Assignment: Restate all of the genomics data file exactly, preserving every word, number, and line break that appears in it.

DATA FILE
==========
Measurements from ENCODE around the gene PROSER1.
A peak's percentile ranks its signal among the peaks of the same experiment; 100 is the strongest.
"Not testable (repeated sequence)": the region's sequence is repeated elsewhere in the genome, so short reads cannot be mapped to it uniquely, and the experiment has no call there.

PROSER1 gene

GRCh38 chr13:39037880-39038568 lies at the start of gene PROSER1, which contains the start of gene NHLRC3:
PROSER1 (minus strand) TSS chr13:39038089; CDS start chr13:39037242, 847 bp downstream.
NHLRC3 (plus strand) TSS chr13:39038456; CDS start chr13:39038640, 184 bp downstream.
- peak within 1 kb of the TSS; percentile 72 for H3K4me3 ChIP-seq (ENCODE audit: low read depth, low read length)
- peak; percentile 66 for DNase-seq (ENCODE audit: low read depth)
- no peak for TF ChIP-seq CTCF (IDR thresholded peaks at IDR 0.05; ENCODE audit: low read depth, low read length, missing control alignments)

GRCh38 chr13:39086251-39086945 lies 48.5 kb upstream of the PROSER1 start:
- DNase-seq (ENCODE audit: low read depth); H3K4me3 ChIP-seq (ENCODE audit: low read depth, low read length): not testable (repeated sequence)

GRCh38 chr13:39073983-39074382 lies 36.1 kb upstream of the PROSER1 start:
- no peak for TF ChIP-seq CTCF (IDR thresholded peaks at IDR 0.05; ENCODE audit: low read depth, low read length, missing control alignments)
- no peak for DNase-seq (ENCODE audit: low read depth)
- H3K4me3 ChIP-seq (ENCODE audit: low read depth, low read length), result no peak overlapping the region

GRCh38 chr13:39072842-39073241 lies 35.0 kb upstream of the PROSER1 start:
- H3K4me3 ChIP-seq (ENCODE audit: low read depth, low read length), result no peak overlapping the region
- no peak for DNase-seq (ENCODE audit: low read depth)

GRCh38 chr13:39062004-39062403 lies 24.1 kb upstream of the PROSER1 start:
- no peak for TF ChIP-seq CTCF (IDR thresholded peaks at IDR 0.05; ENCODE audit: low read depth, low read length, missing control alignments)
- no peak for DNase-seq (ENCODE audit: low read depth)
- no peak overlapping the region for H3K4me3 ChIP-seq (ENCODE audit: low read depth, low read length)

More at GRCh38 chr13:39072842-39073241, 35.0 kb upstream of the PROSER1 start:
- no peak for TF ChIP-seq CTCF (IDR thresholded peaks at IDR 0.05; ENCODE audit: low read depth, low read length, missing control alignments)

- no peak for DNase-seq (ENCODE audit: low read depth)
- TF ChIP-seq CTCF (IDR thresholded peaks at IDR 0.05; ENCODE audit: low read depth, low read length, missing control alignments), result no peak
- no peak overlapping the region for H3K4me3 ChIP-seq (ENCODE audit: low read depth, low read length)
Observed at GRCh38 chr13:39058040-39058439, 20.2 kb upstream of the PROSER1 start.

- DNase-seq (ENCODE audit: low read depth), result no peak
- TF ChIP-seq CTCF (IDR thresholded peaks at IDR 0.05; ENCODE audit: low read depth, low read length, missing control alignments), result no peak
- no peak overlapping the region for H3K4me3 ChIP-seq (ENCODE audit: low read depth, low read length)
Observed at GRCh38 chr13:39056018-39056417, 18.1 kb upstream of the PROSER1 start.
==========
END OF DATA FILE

Measurements from ENCODE around the gene PROSER1.
A peak's percentile ranks its signal among the peaks of the same experiment; 100 is the strongest.
"Not testable (repeated sequence)": the region's sequence is repeated elsewhere in the genome, so short reads cannot be mapped to it uniquely, and the experiment has no call there.

PROSER1 gene

GRCh38 chr13:39037880-39038568 lies at the start of gene PROSER1, which contains the start of gene NHLRC3:
PROSER1 (minus strand) TSS chr13:39038089; CDS start chr13:39037242, 847 bp downstream.
NHLRC3 (plus strand) TSS chr13:39038456; CDS start chr13:39038640, 184 bp downstream.
- peak within 1 kb of the TSS; percentile 72 for H3K4me3 ChIP-seq (ENCODE audit: low read depth, low read length)
- peak; percentile 66 for DNase-seq (ENCODE audit: low read depth)
- no peak for TF ChIP-seq CTCF (IDR thresholded peaks at IDR 0.05; ENCODE audit: low read depth, low read length, missing control alignments)

GRCh38 chr13:39086251-39086945 lies 48.5 kb upstream of the PROSER1 start:
- DNase-seq (ENCODE audit: low read depth); H3K4me3 ChIP-seq (ENCODE audit: low read depth, low read length): not testable (repeated sequence)

GRCh38 chr13:39073983-39074382 lies 36.1 kb upstream of the PROSER1 start:
- no peak for TF ChIP-seq CTCF (IDR thresholded peaks at IDR 0.05; ENCODE audit: low read depth, low read length, missing control alignments)
- no peak for DNase-seq (ENCODE audit: low read depth)
- H3K4me3 ChIP-seq (ENCODE audit: low read depth, low read length), result no peak overlapping the region

GRCh38 chr13:39072842-39073241 lies 35.0 kb upstream of the PROSER1 start:
- H3K4me3 ChIP-seq (ENCODE audit: low read depth, low read length), result no peak overlapping the region
- no peak for DNase-seq (ENCODE audit: low read depth)

GRCh38 chr13:39062004-39062403 lies 24.1 kb upstream of the PROSER1 start:
- no peak for TF ChIP-seq CTCF (IDR thresholded peaks at IDR 0.05; ENCODE audit: low read depth, low read length, missing control alignments)
- no peak for DNase-seq (ENCODE audit: low read depth)
- no peak overlapping the region for H3K4me3 ChIP-seq (ENCODE audit: low read depth, low read length)

More at GRCh38 chr13:39072842-39073241, 35.0 kb upstream of the PROSER1 start:
- no peak for TF ChIP-seq CTCF (IDR thresholded peaks at IDR 0.05; ENCODE audit: low read depth, low read length, missing control alignments)

- no peak for DNase-seq (ENCODE audit: low read depth)
- TF ChIP-seq CTCF (IDR thresholded peaks at IDR 0.05; ENCODE audit: low read depth, low read length, missing control alignments), result no peak
- no peak overlapping the region for H3K4me3 ChIP-seq (ENCODE audit: low read depth, low read length)
Observed at GRCh38 chr13:39058040-39058439, 20.2 kb upstream of the PROSER1 start.

- DNase-seq (ENCODE audit: low read depth), result no peak
- TF ChIP-seq CTCF (IDR thresholded peaks at IDR 0.05; ENCODE audit: low read depth, low read length, missing control alignments), result no peak
- no peak overlapping the region for H3K4me3 ChIP-seq (ENCODE audit: low read depth, low read length)
Observed at GRCh38 chr13:39056018-39056417, 18.1 kb upstream of the PROSER1 start.